# scramble

Scramble quasirandom point set

## Description

example

ps = scramble(p,type) returns a scrambled copy ps of the point set p, created using the scramble type specified by type. The point set p is either a haltonset or sobolset object, and each type of point set supports a different scramble type.

The scrambled point set ps is the same kind of object as p.

example

ps = scramble(p,'clear') removes the scramble setting from p and returns the result in ps.

example

ps = scramble(p) reapplies the existing scramble setting to p, which typically results in a different point set because of the randomness of the scrambling algorithms.

## Examples

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Generate a three-dimensional Halton point set, skip the first 1000 values, and then retain every 101st point.

p = haltonset(3,'Skip',1e3,'Leap',1e2)
p =
Halton point set in 3 dimensions (89180190640991 points)

Properties:
Skip : 1000
Leap : 100
ScrambleMethod : none

Apply reverse-radix scrambling by using scramble.

p = scramble(p,'RR2')
p =
Halton point set in 3 dimensions (89180190640991 points)

Properties:
Skip : 1000
Leap : 100
ScrambleMethod : RR2

Generate the first four points by using net.

X0 = net(p,4)
X0 = 4×3

0.0928    0.6950    0.0029
0.6958    0.2958    0.8269
0.3013    0.6497    0.4141
0.9087    0.7883    0.2166

Generate every third point, up to the eleventh point, by using parenthesis indexing.

X = p(1:3:11,:)
X = 4×3

0.0928    0.6950    0.0029
0.9087    0.7883    0.2166
0.3843    0.9840    0.9878
0.6831    0.7357    0.7923

Create and scramble a five-dimensional Sobol point set. Specify the 'MatousekAffineOwen' scramble type.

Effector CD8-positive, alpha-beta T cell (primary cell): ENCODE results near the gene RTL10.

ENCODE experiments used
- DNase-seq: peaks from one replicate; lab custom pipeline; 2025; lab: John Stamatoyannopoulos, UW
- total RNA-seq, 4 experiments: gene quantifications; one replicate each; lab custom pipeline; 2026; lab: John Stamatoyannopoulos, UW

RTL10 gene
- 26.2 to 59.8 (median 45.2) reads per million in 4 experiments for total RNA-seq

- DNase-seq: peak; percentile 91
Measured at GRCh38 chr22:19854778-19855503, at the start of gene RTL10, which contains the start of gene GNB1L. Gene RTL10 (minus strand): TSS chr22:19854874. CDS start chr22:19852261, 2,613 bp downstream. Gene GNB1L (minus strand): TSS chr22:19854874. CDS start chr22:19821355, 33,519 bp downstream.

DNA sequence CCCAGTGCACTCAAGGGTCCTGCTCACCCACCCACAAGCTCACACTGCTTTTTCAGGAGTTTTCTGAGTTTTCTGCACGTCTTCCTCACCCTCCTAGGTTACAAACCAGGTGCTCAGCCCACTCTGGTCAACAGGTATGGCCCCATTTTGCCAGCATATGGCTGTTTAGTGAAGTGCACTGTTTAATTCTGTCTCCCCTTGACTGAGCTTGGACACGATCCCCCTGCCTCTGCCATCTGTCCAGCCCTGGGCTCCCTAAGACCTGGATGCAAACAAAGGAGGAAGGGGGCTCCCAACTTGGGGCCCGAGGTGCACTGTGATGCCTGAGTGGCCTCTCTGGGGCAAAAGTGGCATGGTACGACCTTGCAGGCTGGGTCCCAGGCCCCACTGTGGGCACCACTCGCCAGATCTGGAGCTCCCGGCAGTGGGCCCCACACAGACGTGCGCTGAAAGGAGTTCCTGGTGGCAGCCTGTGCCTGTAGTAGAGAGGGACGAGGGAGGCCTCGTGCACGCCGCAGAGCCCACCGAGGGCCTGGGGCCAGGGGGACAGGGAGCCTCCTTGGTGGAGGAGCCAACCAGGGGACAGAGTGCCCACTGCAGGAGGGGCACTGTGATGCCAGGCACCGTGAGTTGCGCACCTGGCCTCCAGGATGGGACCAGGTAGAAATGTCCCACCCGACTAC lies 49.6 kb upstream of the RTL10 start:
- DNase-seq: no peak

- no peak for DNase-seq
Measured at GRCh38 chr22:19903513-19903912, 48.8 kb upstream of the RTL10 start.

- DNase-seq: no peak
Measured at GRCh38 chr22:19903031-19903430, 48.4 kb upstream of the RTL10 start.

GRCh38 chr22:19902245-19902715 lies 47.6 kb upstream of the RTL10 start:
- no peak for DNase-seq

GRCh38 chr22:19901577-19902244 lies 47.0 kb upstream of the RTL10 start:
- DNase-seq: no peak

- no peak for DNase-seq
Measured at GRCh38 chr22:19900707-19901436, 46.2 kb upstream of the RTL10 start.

p = sobolset(5);
ps = scramble(p,'MatousekAffineOwen');

Compare the first four points in the two point sets.

X = net(p,4)
X = 4×5

0         0         0         0         0
0.5000    0.5000    0.5000    0.5000    0.5000
0.2500    0.7500    0.2500    0.7500    0.2500
0.7500    0.2500    0.7500    0.2500    0.7500

X2 = net(ps,4)
X2 = 4×5

0.6681    0.2784    0.2476    0.5688    0.0513
0.4485    0.6735    0.5417    0.3285    0.9719
0.9940    0.9606    0.3515    0.1586    0.4742
0.1550    0.1202    0.9226    0.9262    0.5491

Remove the scramble setting from ps by using the 'clear' option. The point set clearps matches the original point set p.

clearps = scramble(ps,'clear');
clearX = net(clearps,4)
clearX = 4×5

0         0         0         0         0
0.5000    0.5000    0.5000    0.5000    0.5000
0.2500    0.7500    0.2500    0.7500    0.2500
0.7500    0.2500    0.7500    0.2500    0.7500

Pass ps to the scramble function without additional input arguments. The software removes the scramble setting from ps and then reapplies it. Because of the randomness of the scrambling algorithm, the new scrambled point set newps differs from the original scrambled point set ps.

newps = scramble(ps);
newX = net(newps,4)
newX = 4×5

0.6882    0.6261    0.9298    0.3314    0.4169
0.2442    0.1978    0.4307    0.6286    0.8666
0.7827    0.2868    0.5172    0.8430    0.1261
0.2772    0.8576    0.0164    0.1404    0.5905

## Input Arguments

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Point set, specified as either a haltonset or sobolset object.

Example: sobolset(5)

Scramble type, specified as 'RR2' or 'MatousekAffineOwen'. Different point sets support different scramble types, as indicated in this table.

ObjectScramble Type
haltonset

'RR2' — A permutation of the radical inverse coefficients derived by applying a reverse-radix operation to all of the possible coefficient values. The scramble is described in [2].

sobolset

'MatousekAffineOwen' — A random linear scramble combined with a random digital shift. The scramble is described in [1].

## References

[1] Hong, H. S., and F. J. Hickernell. “Algorithm 823: Implementing Scrambled Digital Sequences.” ACM Transactions on Mathematical Software. Vol. 29, No. 2, 2003, pp. 95–109.

[2] Kocis, L., and W. J. Whiten. “Computational Investigations of Low-Discrepancy Sequences.” ACM Transactions on Mathematical Software. Vol. 23, No. 2, 1997, pp. 266–294.

[3] Matousek, J. “On the L2-Discrepancy for Anchored Boxes.” Journal of Complexity. Vol. 14, No. 4, 1998, pp. 527–556.

## Version History

Introduced in R2008a